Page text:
On the west side of Downtown, a boutique calling itself “a street pusher of rare goods” is trying to give Cincinnati more of a big-city edge.

UNHEARDOF, which opened in June, specializes in a fusion of skater and urban styles, with emphasis on high-end fashion and Cincinnati traditions. The store is located on West Fourth Street in the heart of a growing area that young Downtown business owners are branding as a vibrant “urban lifestyle zone” called the Soapbox District.

The establishment’s proximity to Great American Ball Park isn’t lost on the store’s owners: Phillip Lipschutz, Chad Reynolds and Nick Accurso. A mural on a prominent store wall depicts members of the Big Red Machine — as zombies.

Another wall displays images of children in gas masks, apparently trying to protect themselves from the undead. The motif continues throughout the store, including on shopping bags featuring chainsaws and a “Mr. Deadlegs” T-shirt emblazoned with a zombie Mr. Redlegs. The store has received some criticism about the zombies, but Lipschutz is proud of the creative twist on his Cincinnati pride.

“I always wished that Cincinnati would be a destination place. I like my city. I have a lot of passion for it,” the Northern Kentucky native says.

Lipschutz, 23, is also a partial owner of Anonymous Skate Shop in Western Hills. He has been working in the business since age 15 and skating since he was even younger. He wanted to start a sneaker store to expose Cincinnatians to the styles of bigger cities.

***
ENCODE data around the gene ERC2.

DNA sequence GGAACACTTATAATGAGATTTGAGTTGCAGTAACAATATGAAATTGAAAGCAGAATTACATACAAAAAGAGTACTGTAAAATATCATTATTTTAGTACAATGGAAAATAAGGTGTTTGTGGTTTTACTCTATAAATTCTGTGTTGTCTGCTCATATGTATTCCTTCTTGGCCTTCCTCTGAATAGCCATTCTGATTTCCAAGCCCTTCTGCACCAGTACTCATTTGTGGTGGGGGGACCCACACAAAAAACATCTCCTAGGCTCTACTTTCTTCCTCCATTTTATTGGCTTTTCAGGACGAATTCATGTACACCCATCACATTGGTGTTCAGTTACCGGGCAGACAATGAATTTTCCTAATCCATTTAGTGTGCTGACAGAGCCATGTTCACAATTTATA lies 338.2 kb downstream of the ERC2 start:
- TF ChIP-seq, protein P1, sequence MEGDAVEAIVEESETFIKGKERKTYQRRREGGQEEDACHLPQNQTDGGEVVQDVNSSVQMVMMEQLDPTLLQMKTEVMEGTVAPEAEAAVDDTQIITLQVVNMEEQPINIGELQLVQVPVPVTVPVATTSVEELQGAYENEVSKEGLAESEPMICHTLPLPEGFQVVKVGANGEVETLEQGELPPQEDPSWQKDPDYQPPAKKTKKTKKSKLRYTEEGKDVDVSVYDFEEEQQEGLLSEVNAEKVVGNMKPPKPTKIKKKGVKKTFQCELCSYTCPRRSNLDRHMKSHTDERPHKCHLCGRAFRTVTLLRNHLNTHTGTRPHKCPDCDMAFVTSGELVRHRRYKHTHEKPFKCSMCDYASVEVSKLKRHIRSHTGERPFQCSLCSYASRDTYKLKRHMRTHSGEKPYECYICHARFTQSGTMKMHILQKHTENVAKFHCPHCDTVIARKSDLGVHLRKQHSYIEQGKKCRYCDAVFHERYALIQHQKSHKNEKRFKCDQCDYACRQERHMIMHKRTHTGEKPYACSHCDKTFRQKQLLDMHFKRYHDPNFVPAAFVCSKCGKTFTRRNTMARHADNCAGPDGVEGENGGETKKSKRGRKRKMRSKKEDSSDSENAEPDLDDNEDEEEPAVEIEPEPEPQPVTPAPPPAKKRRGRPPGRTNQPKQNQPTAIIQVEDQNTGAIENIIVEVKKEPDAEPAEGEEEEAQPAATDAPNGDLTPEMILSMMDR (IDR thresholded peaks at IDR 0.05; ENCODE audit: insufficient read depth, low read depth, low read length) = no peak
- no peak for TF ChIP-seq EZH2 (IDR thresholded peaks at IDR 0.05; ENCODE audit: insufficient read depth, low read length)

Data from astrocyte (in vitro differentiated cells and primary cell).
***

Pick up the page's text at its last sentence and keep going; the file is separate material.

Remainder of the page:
“All these items are in Chicago, L.A. or New York City,” Lipschutz says. “Opening up in Cincinnati was a big deal.”

The store features the UNHEARDOF brand as well as national and international brands such as Crooks & Castles apparel, which Lipschutz says is trendy for athletes and is often worn by rapper Jay-Z. For women, terrycloth zip-up hoodies by Kidrobot ($150) are in high demand.

And then there are the shoes, an array of green canvas, animal prints, purple suede, graffiti and pony hair, all presented in their own glowing display room.

Some styles are aimed at a younger crowd, such as DC Shoes by artist Methamphibian, which feature green cheetah print and comic book-like art. Nike Indie shoes ($130) offer retro sneaker styles to a new generation. For young adults, Lipschutz recommends vibrant suede New Balance Lifestyle shoes ($100 to $150), and Japanese/European-inspired Gourmet shoes ($150). PF Flyers ($45), some of the first athletic shoes ever created, are also available.

Although other locations were considered for the boutique, Downtown was the obvious choice in the end. “I feel like this whole district and how it’s growing is going to be an ideal area for young adults and high school kids,” Lipschutz says.